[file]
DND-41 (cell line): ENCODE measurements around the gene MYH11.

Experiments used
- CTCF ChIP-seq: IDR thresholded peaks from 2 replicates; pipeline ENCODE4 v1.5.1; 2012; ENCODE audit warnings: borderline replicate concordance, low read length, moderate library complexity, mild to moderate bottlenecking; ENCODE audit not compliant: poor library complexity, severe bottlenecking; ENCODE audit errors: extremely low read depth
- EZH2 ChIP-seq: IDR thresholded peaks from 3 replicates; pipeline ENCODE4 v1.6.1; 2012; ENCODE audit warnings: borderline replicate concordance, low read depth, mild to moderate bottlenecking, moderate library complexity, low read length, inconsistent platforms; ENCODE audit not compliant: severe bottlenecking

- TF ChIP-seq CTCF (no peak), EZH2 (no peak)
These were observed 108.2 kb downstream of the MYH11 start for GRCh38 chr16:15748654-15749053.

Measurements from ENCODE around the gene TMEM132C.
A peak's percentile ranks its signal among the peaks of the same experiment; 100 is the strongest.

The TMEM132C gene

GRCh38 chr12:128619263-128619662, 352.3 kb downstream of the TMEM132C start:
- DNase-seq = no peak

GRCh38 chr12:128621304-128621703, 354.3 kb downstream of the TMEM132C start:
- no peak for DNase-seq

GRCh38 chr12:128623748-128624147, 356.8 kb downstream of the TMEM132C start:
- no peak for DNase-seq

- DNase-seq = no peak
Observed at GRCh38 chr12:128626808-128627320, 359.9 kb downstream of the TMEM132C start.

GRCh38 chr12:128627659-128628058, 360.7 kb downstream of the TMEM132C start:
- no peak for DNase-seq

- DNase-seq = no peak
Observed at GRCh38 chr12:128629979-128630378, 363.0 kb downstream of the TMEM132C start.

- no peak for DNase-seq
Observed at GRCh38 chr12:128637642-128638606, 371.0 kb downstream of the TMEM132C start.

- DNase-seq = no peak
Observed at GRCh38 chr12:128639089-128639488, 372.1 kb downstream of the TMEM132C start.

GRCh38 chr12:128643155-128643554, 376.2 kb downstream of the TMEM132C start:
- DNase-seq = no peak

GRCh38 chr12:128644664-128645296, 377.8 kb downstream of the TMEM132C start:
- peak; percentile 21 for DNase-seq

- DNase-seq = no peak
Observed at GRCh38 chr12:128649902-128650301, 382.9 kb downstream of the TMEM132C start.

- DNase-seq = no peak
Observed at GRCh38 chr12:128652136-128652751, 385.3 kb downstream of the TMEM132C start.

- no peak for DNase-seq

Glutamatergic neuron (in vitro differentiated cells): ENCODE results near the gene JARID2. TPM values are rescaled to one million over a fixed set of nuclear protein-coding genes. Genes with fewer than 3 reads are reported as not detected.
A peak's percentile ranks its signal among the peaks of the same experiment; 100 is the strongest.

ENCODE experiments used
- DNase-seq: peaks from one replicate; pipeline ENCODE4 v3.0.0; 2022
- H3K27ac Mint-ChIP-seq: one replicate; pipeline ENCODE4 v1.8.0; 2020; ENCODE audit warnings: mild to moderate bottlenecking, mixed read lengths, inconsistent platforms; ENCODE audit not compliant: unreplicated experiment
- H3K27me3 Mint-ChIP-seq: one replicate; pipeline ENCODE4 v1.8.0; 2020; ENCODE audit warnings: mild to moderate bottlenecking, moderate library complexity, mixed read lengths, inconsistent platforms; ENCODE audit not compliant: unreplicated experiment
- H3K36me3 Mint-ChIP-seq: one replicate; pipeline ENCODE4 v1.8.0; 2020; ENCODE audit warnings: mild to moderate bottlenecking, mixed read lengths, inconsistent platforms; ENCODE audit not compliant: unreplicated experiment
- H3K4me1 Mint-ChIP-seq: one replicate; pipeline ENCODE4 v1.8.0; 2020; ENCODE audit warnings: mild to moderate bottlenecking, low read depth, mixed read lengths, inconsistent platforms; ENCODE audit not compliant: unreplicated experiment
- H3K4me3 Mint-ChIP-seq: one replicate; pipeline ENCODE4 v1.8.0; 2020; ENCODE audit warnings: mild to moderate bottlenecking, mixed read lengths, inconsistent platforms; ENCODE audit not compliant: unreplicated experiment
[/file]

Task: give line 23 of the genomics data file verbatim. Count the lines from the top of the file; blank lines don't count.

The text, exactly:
Observed at GRCh38 chr12:128637642-128638606, 371.0 kb downstream of the TMEM132C start.